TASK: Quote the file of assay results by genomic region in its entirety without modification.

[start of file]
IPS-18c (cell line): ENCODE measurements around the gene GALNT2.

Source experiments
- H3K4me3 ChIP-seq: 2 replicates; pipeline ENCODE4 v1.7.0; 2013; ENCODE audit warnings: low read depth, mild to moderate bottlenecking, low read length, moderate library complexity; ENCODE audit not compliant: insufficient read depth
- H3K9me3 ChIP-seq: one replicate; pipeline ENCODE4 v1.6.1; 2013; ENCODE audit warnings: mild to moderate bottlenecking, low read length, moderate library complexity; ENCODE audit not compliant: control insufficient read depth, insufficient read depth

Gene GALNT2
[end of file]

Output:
IPS-18c (cell line): ENCODE measurements around the gene GALNT2.

Source experiments
- H3K4me3 ChIP-seq: 2 replicates; pipeline ENCODE4 v1.7.0; 2013; ENCODE audit warnings: low read depth, mild to moderate bottlenecking, low read length, moderate library complexity; ENCODE audit not compliant: insufficient read depth
- H3K9me3 ChIP-seq: one replicate; pipeline ENCODE4 v1.6.1; 2013; ENCODE audit warnings: mild to moderate bottlenecking, low read length, moderate library complexity; ENCODE audit not compliant: control insufficient read depth, insufficient read depth

Gene GALNT2